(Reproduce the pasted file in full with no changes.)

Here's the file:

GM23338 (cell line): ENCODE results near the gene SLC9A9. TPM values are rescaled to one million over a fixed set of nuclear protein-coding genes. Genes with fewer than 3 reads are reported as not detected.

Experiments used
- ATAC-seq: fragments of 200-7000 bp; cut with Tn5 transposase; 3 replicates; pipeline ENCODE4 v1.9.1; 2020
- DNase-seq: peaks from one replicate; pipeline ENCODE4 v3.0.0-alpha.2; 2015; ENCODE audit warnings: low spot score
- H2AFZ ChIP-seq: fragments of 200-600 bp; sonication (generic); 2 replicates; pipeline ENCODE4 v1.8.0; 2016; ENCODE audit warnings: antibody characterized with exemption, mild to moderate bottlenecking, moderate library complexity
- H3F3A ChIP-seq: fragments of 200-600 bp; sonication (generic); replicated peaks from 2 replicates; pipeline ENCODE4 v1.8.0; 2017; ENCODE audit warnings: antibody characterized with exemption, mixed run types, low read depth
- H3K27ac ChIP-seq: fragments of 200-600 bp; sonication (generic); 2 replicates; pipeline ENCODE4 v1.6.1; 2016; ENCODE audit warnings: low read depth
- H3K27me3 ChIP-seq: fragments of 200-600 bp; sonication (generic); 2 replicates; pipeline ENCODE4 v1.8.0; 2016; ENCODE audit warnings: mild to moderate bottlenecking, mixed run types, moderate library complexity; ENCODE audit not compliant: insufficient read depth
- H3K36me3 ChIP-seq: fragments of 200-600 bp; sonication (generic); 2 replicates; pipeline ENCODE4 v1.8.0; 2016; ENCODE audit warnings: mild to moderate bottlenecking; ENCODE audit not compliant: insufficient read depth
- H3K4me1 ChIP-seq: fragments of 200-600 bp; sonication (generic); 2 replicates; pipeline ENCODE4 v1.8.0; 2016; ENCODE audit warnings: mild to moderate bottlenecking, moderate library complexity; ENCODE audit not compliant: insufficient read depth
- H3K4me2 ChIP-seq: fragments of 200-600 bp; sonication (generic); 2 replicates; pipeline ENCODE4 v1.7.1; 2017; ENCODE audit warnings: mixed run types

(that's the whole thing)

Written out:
GM23338 (cell line): ENCODE results near the gene SLC9A9. TPM values are rescaled to one million over a fixed set of nuclear protein-coding genes. Genes with fewer than 3 reads are reported as not detected.

Experiments used
- ATAC-seq: fragments of 200-7000 bp; cut with Tn5 transposase; 3 replicates; pipeline ENCODE4 v1.9.1; 2020
- DNase-seq: peaks from one replicate; pipeline ENCODE4 v3.0.0-alpha.2; 2015; ENCODE audit warnings: low spot score
- H2AFZ ChIP-seq: fragments of 200-600 bp; sonication (generic); 2 replicates; pipeline ENCODE4 v1.8.0; 2016; ENCODE audit warnings: antibody characterized with exemption, mild to moderate bottlenecking, moderate library complexity
- H3F3A ChIP-seq: fragments of 200-600 bp; sonication (generic); replicated peaks from 2 replicates; pipeline ENCODE4 v1.8.0; 2017; ENCODE audit warnings: antibody characterized with exemption, mixed run types, low read depth
- H3K27ac ChIP-seq: fragments of 200-600 bp; sonication (generic); 2 replicates; pipeline ENCODE4 v1.6.1; 2016; ENCODE audit warnings: low read depth
- H3K27me3 ChIP-seq: fragments of 200-600 bp; sonication (generic); 2 replicates; pipeline ENCODE4 v1.8.0; 2016; ENCODE audit warnings: mild to moderate bottlenecking, mixed run types, moderate library complexity; ENCODE audit not compliant: insufficient read depth
- H3K36me3 ChIP-seq: fragments of 200-600 bp; sonication (generic); 2 replicates; pipeline ENCODE4 v1.8.0; 2016; ENCODE audit warnings: mild to moderate bottlenecking; ENCODE audit not compliant: insufficient read depth
- H3K4me1 ChIP-seq: fragments of 200-600 bp; sonication (generic); 2 replicates; pipeline ENCODE4 v1.8.0; 2016; ENCODE audit warnings: mild to moderate bottlenecking, moderate library complexity; ENCODE audit not compliant: insufficient read depth
- H3K4me2 ChIP-seq: fragments of 200-600 bp; sonication (generic); 2 replicates; pipeline ENCODE4 v1.7.1; 2017; ENCODE audit warnings: mixed run types